The Mumbai Vision Center is part of the wider Mumbai Eye Care Campaign (MECC). Launched in the year 1999 by the K.B.H.B. Charitable ENT and Eye Hospital, the program provides subsidized or free eye health services to poor people in Mumbai and the wider state of Maharashtra, which is home to 110 million people, one in five of whom live in poverty conditions. At the time, the poorest and most vulnerable populations, people most in need of eye care services, were not being reached. The MECC was designed to bring eye care services to people in unreached populations via community outreach screening and referral programs.
Sightsavers started supporting these and other initiatives from the beginning, starting with a cataract screening and treatment program. Since then, the organization initiated a specific pediatric eye health initiative with Sightsavers' support, to include a focus on premature infants who are most vulnerable to blindness and in-school screening as well as either refractive error correction with glasses and/or surgical eye care referrals. Later, the organization expanded their reach to concentrate on addressing low vision through more comprehensive examinations to identify permanent loss of vision to equip people with assistive devices and train them to use their remaining vision to complete everyday tasks.
Sightsavers, the Vision Center and Taking Eye Care to the People
In the year 2009, with Sightsavers support, the Vision Center strategic model of delivering primary eye care services was piloted in Mumbai slums and ultimately expanded to eight throughout Mumbai. Usually, one center is responsible for approximately 100,000 people and is managed by an optometrist and a community health worker. The centers are always located in the heart of communities in buildings that are rented, or in community-owned clubs to cut overhead costs and ensure sustainability.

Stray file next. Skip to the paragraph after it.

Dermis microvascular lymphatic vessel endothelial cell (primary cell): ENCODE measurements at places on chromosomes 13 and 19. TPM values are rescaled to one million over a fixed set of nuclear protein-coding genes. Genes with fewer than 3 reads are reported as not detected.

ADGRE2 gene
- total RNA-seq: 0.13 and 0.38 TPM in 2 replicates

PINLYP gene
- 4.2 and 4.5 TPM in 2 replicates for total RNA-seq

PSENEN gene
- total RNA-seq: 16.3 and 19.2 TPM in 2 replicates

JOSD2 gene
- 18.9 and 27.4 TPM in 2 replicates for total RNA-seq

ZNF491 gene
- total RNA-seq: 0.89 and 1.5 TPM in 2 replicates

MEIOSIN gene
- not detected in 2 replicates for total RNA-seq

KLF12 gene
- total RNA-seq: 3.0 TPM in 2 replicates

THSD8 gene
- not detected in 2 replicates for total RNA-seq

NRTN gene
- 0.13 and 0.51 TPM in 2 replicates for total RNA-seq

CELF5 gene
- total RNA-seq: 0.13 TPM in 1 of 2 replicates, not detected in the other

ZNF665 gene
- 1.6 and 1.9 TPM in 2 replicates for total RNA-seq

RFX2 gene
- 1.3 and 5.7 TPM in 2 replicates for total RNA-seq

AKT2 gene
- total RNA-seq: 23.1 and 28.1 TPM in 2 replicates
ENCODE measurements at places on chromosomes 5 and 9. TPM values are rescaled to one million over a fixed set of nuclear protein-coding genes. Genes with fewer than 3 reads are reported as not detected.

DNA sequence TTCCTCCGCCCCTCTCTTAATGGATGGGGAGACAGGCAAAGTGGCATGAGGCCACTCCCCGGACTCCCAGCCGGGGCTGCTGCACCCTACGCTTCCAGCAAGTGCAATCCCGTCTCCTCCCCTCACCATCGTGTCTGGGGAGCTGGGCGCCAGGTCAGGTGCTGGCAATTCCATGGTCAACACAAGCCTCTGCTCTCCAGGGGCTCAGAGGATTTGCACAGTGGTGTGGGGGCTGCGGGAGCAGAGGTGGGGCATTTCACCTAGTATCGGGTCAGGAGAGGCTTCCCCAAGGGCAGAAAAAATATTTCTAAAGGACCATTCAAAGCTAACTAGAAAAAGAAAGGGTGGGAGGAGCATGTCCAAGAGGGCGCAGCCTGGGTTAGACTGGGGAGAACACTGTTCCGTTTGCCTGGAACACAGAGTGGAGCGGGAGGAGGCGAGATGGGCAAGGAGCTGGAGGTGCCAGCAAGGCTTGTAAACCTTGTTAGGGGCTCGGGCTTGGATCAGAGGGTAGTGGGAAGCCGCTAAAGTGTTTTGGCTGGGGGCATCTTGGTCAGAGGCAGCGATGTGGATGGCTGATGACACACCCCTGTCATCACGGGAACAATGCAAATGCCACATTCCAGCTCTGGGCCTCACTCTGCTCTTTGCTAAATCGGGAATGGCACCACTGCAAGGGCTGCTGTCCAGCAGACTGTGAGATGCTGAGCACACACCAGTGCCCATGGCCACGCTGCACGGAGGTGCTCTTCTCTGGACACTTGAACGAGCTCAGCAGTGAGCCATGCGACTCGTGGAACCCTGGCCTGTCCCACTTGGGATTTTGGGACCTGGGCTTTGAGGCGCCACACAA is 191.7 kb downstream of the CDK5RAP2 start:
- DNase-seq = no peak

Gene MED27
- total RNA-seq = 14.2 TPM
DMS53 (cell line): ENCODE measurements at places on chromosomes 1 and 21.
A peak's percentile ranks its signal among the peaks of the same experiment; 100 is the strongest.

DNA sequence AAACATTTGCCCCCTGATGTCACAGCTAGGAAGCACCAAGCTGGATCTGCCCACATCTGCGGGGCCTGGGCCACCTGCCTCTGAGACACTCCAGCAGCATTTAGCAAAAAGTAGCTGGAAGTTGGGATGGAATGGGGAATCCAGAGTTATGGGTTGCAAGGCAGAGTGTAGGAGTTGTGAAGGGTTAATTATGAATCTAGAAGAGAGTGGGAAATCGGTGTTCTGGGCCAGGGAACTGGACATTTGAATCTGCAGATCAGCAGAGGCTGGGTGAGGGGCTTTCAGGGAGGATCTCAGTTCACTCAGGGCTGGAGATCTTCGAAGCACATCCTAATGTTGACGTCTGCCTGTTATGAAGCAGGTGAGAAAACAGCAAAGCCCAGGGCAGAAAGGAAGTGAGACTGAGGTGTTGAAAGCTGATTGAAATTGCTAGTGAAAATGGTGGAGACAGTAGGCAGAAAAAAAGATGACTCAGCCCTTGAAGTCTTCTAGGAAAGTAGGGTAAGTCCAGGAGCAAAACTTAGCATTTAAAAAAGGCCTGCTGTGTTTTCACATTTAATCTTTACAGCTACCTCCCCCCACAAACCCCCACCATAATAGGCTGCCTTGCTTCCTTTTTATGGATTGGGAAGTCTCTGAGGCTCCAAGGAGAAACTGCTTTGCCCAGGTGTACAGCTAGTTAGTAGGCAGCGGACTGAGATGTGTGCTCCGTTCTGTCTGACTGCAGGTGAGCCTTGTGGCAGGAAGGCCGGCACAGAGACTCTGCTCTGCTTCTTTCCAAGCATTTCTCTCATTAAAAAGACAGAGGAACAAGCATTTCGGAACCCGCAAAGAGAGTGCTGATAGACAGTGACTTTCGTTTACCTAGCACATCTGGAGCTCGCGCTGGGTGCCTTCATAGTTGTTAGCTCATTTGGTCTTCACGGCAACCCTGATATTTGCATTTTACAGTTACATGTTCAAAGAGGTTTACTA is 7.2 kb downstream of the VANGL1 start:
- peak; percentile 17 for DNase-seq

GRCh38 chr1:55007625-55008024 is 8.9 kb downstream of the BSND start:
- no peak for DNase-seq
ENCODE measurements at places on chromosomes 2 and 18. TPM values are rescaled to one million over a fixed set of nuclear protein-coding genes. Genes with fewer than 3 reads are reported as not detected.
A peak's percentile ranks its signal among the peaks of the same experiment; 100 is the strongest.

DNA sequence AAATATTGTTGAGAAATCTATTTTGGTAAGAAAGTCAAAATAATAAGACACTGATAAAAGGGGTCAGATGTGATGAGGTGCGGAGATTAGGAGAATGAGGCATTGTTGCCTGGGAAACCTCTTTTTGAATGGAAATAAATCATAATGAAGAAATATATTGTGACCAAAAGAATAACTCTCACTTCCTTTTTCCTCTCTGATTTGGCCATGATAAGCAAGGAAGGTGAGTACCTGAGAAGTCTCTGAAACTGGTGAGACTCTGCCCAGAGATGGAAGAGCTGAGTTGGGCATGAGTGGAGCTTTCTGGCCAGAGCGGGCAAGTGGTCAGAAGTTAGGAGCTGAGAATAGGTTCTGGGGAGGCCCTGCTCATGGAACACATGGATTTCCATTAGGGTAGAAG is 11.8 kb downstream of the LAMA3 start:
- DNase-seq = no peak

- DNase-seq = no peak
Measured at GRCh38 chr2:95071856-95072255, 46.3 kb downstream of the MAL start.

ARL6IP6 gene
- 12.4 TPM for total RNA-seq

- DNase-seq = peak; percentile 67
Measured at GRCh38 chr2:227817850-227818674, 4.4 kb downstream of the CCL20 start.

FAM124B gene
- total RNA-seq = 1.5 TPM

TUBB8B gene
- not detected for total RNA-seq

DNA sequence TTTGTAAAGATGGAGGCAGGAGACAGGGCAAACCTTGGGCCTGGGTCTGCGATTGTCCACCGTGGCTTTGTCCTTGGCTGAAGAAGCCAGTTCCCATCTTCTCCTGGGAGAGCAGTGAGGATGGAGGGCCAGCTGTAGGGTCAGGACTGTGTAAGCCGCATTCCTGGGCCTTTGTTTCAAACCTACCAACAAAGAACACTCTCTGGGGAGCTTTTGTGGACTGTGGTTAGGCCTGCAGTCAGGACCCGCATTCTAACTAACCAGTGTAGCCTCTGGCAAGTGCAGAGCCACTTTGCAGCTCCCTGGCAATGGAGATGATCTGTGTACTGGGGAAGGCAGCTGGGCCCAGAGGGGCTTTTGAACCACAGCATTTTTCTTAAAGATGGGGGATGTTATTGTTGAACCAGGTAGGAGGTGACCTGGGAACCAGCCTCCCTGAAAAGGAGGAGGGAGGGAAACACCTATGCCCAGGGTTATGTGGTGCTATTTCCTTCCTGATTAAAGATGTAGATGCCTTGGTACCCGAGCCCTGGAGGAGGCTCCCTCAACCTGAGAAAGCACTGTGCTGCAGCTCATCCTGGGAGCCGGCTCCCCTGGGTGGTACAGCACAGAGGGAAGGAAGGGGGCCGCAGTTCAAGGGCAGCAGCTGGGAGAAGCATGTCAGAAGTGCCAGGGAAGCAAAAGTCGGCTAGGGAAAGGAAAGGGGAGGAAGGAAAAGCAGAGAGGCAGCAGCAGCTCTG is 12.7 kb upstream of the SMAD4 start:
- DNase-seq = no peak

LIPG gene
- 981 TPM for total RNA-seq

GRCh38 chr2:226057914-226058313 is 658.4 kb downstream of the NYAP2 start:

The community health worker goes door-to-door every week, offering people an initial on-site screening of distance and near vision. People who require a further examination are given a referral card and directed to the Vision Center. All examinations are comprehensive and free of charge. Cataract is the leading cause of blindness in India, followed by refraction error and glaucoma. Diabetic retinopathy is rapidly increasing as well.
The price of a cataract operation is 2,000 Indian rupees, or $31 in America. The majority of poor people are unable to afford even this minor cost. For people who are poor, the Vision Clinic provides all cataract surgeries free of charge without outside assistance as all pro-bono services are offset by private surgeries.